At dances, color can be your partner

ELSA KLENSCH'S STYLE

June 15, 1995|By Elsa Klensch | Elsa Klensch,Los Angeles Times Syndicate

Q: I want to buy a dress for a dance my boss' wife is giving in August. My mother says I should be conservative and wear black or at least a neutral. I feel that, as it's a dance and not a board meeting, I should wear something bright and happy. What do you think?

A: I agree with you. Dress to have fun. Your hostess would not be having a dance if she wanted to see the serious side of you.

Carolina Herrera, the New York designer who does some of the prettiest party dresses each season, also agrees:

"I think we have all overplayed our hands with black. It's great for restaurant dinners and the theater, but most women look prettier in colors. And bright colors are definitely most festive and feminine for private parties."

Q: I am a Candice Bergen fan and love the way she dresses on "Murphy Brown." I particularly like those great wing-collar shirts she wears. Can you tell me where I can buy some?

A: I tracked down Bill Hargate, who does the costumes for "Murphy Brown." He says these wing-collar shirts do exist in women's stores but they may take some finding.

He suggests looking in men's formalwear shops.

"They often carry them, and you will probably find a men's small or even a boy's size right for you.

"Dress it up or dress it down," says Mr. Hargate. "They are perfect for many occasions. You can wear them to a party with jeans, or go for a more classy look with a blazer and a long necklace. Let the collar drape over the necklace."

Q: My son is marrying into one of the wealthy social families of our city, and they are throwing a big wedding. When I told the bride-to-be I planned to wear a teal dress with opaque hose and silver accessories she became upset.

The bride is wearing ivory, her mother cream and the bridesmaids dusty rose. Do you think teal is appropriate?

A: Teal is a flattering color and one of my favorites, too. For advice, I turned to bridal consultant and author Lowell Amey. She says that since the colors of the wedding party -- ivory, rose and cream -- are soft and romantic, teal would be too much contrast.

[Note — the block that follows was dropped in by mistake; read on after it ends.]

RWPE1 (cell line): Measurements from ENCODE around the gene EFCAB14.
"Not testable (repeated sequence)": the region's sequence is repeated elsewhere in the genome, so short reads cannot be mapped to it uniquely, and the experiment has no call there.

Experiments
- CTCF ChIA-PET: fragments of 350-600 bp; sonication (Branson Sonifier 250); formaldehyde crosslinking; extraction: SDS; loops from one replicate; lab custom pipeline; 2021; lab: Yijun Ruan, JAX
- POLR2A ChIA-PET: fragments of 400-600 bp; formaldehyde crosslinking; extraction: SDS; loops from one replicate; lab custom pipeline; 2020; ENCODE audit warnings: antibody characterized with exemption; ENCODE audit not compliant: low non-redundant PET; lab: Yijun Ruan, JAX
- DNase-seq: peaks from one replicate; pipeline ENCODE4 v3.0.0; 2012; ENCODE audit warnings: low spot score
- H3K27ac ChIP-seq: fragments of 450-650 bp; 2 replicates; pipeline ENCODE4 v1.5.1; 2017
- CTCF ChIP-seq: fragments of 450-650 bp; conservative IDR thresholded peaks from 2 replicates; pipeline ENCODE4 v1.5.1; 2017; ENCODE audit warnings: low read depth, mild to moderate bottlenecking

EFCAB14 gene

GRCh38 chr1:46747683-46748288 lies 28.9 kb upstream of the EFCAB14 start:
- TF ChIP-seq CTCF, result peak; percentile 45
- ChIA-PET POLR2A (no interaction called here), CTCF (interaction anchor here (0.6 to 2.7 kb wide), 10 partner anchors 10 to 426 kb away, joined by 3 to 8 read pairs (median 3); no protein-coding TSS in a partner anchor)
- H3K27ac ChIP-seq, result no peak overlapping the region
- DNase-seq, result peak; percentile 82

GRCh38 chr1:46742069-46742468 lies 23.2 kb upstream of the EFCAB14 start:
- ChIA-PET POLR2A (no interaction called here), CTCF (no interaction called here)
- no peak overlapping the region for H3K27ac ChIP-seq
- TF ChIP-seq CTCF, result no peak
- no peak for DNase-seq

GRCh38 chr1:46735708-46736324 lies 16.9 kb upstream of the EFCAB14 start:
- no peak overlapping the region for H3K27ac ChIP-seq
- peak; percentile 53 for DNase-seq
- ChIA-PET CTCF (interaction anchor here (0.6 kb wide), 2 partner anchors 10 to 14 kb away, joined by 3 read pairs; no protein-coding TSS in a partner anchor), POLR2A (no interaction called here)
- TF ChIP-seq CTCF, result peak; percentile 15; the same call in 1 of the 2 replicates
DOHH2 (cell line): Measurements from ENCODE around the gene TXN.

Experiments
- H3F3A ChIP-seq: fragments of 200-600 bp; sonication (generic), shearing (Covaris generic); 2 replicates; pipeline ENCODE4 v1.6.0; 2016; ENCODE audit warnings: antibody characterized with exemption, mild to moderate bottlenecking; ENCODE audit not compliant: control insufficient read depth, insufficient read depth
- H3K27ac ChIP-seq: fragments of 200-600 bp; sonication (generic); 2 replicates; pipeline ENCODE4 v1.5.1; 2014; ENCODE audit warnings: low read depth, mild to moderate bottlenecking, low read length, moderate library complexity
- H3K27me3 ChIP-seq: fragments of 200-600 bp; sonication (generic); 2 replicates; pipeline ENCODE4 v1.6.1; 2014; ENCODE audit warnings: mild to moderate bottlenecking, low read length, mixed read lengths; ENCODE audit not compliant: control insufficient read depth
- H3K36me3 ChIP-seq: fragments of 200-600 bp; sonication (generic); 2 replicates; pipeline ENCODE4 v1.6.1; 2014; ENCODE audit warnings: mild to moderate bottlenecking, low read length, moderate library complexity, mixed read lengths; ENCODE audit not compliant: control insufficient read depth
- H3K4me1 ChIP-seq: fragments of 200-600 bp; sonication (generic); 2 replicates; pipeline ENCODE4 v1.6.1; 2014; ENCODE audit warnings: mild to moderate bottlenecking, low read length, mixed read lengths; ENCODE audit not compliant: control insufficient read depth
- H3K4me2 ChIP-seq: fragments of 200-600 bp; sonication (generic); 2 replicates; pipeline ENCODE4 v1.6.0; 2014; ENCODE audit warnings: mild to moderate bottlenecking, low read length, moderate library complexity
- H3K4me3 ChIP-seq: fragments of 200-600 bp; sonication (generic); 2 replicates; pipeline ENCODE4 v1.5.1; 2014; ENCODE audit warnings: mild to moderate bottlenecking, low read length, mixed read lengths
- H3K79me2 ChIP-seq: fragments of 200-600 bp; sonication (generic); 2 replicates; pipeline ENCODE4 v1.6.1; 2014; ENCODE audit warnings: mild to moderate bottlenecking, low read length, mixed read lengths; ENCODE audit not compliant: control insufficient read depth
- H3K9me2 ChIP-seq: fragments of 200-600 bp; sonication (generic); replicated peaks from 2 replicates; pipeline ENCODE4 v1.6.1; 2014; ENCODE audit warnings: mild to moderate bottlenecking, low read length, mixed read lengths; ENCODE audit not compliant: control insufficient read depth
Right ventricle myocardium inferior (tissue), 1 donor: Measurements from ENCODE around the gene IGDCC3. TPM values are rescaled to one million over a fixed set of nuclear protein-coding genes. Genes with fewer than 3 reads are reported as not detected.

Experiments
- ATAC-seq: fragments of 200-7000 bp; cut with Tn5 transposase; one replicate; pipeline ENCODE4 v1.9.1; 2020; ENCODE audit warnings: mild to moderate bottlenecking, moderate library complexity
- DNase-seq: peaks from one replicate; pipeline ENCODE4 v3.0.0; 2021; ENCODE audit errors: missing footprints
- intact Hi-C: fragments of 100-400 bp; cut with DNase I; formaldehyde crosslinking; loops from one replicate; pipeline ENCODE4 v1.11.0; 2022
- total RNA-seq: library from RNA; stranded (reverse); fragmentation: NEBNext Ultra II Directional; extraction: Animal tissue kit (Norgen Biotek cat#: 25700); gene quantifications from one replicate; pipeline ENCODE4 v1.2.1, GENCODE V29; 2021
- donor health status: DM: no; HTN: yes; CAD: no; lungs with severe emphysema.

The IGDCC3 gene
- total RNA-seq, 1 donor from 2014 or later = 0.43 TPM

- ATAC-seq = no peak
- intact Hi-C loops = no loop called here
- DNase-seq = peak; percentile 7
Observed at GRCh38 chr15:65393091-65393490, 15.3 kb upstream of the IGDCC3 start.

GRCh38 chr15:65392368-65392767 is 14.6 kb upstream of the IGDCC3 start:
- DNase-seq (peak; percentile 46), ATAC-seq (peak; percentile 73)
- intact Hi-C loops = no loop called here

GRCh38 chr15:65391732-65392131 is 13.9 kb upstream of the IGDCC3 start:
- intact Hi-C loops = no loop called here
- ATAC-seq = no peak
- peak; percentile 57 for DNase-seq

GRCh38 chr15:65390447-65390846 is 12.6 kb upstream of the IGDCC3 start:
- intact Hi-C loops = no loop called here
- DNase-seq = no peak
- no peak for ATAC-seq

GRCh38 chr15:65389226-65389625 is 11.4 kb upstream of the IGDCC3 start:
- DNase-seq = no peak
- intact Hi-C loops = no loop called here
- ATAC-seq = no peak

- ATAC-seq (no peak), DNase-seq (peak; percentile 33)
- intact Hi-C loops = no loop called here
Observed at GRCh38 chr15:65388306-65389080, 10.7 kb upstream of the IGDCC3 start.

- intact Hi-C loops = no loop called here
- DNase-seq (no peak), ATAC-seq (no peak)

"If you want to wear green, I recommend a sage or perhaps a soft peppermint shade that would complement the bridesmaids' dresses."

For hosiery, she suggests wearing a light color, "a pretty soft blue, celadon or a monochromatic tone -- so the eye stays on the color of the gown rather than being drawn to the legs."

Ms. Amey advises avoiding silver or anything that catches and reflects the light. "Unless worn with something that has equal sparkle, it stands out too much. A good solution is find a shoe store where you can buy peau-de-soie pumps and have them dyed to match your dress. Then it shouldn't be too difficult to find a matching clutch purse at your local mall.

"For a finishing touch, pearls are best. Remember this is the bride's big day, and ultimately all eyes should be on her."

Q: My aunt gave me some of my grandmother's hats several years ago. Gran was a great beauty and had dozens of them. Finally, I took them out and dusted them off. They're beautiful. I have berets, pillboxes with feathers and veiling, cloches and a Panama.

dTC Are these antique hats "in" enough to wear? Can I wear them to work? Do I have to take them off in the elevator?

A: Start wearing them right now. They'll look great with your long summer skirts and dresses. Experiment to see what goes with what. Then start wearing them for special occasions.

Before long you will want to wear hats for work, too. Keep these on the conservative side. But even if you don't, there's no rule that says a lady has to take off her hat in an elevator.

Elsa Klensch is Style Editor for Cable News Network.

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